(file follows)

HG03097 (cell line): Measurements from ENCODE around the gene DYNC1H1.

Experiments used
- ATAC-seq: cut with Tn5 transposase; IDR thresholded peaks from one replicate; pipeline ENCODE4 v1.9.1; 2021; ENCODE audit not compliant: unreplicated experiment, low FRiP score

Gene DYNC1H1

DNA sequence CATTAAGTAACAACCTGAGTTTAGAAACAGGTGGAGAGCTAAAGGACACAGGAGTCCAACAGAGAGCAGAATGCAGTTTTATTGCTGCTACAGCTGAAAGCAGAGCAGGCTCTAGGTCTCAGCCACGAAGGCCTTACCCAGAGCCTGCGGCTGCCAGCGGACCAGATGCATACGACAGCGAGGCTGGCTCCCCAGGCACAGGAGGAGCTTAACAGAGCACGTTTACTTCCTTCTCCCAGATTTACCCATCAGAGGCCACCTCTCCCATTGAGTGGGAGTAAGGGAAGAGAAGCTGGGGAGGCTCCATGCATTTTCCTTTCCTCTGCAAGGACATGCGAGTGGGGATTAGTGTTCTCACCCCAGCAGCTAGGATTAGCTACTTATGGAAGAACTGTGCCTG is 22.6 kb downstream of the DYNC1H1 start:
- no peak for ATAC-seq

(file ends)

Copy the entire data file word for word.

HG03097 (cell line): Measurements from ENCODE around the gene DYNC1H1.

Experiments used
- ATAC-seq: cut with Tn5 transposase; IDR thresholded peaks from one replicate; pipeline ENCODE4 v1.9.1; 2021; ENCODE audit not compliant: unreplicated experiment, low FRiP score

Gene DYNC1H1

DNA sequence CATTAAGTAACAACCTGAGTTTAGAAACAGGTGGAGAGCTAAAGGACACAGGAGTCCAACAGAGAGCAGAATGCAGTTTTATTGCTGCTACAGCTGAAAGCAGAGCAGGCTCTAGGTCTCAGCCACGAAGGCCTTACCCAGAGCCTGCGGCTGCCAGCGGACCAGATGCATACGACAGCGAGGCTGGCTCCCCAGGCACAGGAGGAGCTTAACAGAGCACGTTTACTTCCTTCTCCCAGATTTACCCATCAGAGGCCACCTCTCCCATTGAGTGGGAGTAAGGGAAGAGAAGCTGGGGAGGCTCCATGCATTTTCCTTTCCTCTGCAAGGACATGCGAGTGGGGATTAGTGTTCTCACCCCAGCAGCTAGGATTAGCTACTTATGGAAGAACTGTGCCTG is 22.6 kb downstream of the DYNC1H1 start:
- no peak for ATAC-seq